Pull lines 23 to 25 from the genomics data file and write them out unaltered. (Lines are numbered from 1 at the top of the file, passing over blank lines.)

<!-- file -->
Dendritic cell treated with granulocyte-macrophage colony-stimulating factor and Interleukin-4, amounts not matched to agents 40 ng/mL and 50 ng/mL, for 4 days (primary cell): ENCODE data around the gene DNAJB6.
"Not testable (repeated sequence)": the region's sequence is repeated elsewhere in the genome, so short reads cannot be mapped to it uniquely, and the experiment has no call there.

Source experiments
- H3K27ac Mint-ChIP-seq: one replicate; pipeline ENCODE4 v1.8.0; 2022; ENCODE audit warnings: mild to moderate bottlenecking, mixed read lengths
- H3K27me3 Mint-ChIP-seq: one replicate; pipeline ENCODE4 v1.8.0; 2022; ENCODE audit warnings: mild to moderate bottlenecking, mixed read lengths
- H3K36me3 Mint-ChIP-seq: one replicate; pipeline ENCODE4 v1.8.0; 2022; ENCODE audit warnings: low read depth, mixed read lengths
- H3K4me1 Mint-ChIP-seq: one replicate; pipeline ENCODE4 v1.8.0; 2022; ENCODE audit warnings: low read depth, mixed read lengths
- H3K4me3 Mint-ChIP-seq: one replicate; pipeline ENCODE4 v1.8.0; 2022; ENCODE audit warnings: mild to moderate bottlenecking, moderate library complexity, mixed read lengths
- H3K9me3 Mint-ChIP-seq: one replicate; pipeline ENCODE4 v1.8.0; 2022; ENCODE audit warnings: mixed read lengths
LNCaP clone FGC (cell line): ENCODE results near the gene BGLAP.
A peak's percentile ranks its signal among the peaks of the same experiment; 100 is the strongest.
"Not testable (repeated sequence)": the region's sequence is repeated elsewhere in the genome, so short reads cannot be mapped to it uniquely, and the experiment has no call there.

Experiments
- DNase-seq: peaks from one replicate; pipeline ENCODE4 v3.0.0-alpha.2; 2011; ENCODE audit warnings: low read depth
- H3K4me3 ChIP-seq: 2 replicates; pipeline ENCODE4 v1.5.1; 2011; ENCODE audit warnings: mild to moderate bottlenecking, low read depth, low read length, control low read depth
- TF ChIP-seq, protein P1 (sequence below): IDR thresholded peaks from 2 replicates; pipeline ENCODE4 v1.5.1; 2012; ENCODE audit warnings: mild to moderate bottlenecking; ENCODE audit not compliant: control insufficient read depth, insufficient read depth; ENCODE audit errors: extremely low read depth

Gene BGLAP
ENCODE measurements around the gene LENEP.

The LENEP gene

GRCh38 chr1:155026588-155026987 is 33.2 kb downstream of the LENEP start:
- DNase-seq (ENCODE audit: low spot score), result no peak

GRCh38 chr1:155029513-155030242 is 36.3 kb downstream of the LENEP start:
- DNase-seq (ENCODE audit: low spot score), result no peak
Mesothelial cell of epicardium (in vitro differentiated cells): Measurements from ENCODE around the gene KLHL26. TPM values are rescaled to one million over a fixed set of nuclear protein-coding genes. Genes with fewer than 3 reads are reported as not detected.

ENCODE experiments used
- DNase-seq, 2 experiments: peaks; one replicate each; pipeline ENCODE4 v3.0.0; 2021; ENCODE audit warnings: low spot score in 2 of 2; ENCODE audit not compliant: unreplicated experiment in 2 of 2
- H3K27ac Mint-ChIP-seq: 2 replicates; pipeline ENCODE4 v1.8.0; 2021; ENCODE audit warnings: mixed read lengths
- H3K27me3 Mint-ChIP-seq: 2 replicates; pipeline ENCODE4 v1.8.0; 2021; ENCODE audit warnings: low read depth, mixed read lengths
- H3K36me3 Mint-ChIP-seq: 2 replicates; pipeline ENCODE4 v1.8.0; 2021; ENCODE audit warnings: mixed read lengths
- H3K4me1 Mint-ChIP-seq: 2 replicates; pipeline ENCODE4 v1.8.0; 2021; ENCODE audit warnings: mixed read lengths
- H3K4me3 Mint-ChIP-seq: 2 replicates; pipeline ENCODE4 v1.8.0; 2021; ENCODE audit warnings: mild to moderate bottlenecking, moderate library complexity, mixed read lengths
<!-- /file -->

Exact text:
- DNase-seq (ENCODE audit: low spot score), result no peak
Mesothelial cell of epicardium (in vitro differentiated cells): Measurements from ENCODE around the gene KLHL26. TPM values are rescaled to one million over a fixed set of nuclear protein-coding genes. Genes with fewer than 3 reads are reported as not detected.

ENCODE experiments used